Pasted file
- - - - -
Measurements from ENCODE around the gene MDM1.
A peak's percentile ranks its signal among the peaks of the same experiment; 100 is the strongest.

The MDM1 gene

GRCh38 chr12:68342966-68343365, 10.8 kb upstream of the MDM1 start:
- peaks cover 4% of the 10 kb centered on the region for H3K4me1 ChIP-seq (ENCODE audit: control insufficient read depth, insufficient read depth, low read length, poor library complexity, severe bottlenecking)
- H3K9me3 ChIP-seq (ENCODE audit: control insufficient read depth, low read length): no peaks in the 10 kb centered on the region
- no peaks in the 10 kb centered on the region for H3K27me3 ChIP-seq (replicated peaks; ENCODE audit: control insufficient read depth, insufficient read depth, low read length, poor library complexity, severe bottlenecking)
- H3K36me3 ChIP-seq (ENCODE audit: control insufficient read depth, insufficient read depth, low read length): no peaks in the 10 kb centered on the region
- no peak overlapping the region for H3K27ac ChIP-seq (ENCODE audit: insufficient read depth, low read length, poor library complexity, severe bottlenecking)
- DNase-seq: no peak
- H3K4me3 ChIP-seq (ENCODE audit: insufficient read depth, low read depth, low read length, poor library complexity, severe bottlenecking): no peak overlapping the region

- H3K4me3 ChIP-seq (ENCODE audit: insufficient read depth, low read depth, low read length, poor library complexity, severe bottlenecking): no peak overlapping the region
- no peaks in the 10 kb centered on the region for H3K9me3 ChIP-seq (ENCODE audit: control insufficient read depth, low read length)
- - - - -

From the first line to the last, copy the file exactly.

Measurements from ENCODE around the gene MDM1.
A peak's percentile ranks its signal among the peaks of the same experiment; 100 is the strongest.

The MDM1 gene

GRCh38 chr12:68342966-68343365, 10.8 kb upstream of the MDM1 start:
- peaks cover 4% of the 10 kb centered on the region for H3K4me1 ChIP-seq (ENCODE audit: control insufficient read depth, insufficient read depth, low read length, poor library complexity, severe bottlenecking)
- H3K9me3 ChIP-seq (ENCODE audit: control insufficient read depth, low read length): no peaks in the 10 kb centered on the region
- no peaks in the 10 kb centered on the region for H3K27me3 ChIP-seq (replicated peaks; ENCODE audit: control insufficient read depth, insufficient read depth, low read length, poor library complexity, severe bottlenecking)
- H3K36me3 ChIP-seq (ENCODE audit: control insufficient read depth, insufficient read depth, low read length): no peaks in the 10 kb centered on the region
- no peak overlapping the region for H3K27ac ChIP-seq (ENCODE audit: insufficient read depth, low read length, poor library complexity, severe bottlenecking)
- DNase-seq: no peak
- H3K4me3 ChIP-seq (ENCODE audit: insufficient read depth, low read depth, low read length, poor library complexity, severe bottlenecking): no peak overlapping the region

- H3K4me3 ChIP-seq (ENCODE audit: insufficient read depth, low read depth, low read length, poor library complexity, severe bottlenecking): no peak overlapping the region
- no peaks in the 10 kb centered on the region for H3K9me3 ChIP-seq (ENCODE audit: control insufficient read depth, low read length)